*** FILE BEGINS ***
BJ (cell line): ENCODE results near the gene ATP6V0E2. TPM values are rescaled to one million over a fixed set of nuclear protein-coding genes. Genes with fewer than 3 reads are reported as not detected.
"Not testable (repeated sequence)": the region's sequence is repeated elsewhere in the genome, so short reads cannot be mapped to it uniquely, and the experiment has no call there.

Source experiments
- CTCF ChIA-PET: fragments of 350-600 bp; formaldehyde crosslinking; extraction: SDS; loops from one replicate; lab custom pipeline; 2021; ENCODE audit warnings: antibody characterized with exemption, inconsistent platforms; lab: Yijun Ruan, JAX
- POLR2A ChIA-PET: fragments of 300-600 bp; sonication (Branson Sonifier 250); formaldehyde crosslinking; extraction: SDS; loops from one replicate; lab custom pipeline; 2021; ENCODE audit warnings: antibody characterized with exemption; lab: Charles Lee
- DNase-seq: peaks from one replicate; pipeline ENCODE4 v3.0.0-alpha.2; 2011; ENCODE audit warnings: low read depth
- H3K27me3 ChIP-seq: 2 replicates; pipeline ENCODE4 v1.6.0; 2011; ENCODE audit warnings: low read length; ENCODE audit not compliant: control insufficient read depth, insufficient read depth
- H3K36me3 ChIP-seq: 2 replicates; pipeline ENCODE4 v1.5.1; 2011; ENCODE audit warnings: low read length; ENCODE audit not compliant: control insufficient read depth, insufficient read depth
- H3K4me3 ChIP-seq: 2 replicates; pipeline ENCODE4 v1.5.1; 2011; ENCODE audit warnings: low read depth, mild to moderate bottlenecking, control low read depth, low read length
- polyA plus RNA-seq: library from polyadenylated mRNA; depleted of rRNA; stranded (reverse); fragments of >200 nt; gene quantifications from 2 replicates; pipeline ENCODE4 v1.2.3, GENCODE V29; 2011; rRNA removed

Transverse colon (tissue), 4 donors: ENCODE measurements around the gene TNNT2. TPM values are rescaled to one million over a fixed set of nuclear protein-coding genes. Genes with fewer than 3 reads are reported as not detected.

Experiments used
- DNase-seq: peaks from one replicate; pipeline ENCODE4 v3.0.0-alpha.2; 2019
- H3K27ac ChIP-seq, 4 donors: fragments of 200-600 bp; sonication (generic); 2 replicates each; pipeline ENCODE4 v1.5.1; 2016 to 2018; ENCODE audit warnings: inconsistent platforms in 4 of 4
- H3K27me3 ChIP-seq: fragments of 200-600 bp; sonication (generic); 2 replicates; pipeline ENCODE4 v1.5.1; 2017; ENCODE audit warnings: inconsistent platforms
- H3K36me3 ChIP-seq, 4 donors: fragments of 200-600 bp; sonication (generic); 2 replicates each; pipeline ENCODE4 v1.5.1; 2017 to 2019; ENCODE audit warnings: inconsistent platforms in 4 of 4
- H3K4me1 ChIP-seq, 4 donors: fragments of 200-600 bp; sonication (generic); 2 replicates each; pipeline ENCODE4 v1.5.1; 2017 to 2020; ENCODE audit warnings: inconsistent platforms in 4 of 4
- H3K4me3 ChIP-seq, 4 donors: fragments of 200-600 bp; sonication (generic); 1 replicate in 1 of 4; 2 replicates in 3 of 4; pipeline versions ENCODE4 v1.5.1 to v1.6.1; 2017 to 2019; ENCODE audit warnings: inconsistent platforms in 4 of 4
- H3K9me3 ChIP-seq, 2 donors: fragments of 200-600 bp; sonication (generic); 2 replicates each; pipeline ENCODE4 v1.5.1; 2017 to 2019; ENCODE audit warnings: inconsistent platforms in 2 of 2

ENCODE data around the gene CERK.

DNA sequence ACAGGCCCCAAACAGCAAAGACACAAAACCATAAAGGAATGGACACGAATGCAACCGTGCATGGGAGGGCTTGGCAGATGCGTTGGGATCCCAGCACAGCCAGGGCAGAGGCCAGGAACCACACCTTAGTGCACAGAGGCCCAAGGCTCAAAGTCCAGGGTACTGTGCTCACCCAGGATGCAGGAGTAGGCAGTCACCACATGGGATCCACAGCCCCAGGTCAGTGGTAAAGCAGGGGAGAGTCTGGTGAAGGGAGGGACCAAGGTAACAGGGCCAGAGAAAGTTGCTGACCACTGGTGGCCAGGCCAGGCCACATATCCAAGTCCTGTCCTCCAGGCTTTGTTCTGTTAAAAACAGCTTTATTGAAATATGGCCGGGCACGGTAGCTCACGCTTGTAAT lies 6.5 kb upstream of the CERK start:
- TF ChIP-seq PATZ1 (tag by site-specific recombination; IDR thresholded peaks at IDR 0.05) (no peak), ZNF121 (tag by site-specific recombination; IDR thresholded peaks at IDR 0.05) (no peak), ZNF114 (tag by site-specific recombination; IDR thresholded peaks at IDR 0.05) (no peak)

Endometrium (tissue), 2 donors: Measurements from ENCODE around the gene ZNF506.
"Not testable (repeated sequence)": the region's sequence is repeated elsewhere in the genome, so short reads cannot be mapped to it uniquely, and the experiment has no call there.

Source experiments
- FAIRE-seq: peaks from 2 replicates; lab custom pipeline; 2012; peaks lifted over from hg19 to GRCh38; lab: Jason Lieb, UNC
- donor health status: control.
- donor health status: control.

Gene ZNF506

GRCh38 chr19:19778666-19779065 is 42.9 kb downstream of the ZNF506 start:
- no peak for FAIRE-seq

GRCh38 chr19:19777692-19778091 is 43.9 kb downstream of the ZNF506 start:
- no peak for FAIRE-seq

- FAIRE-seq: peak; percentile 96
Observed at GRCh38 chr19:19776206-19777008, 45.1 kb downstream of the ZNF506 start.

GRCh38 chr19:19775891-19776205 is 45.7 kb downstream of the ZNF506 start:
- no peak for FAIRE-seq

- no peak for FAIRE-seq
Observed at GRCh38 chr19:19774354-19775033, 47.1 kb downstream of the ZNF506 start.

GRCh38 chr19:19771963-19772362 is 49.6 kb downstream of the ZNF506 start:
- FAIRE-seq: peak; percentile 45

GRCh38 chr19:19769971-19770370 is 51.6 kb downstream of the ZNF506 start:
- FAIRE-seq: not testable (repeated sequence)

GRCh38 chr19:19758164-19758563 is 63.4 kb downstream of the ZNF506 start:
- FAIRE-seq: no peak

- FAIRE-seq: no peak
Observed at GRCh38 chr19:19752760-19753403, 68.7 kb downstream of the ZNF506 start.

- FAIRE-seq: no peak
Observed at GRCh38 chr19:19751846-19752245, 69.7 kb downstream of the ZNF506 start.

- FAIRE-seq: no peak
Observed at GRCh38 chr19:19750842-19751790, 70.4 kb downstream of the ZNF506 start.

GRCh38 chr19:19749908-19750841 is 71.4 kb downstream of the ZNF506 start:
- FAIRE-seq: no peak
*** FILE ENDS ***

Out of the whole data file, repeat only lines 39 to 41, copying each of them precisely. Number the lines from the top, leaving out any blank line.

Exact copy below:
Observed at GRCh38 chr19:19774354-19775033, 47.1 kb downstream of the ZNF506 start.

GRCh38 chr19:19771963-19772362 is 49.6 kb downstream of the ZNF506 start:
- FAIRE-seq: peak; percentile 45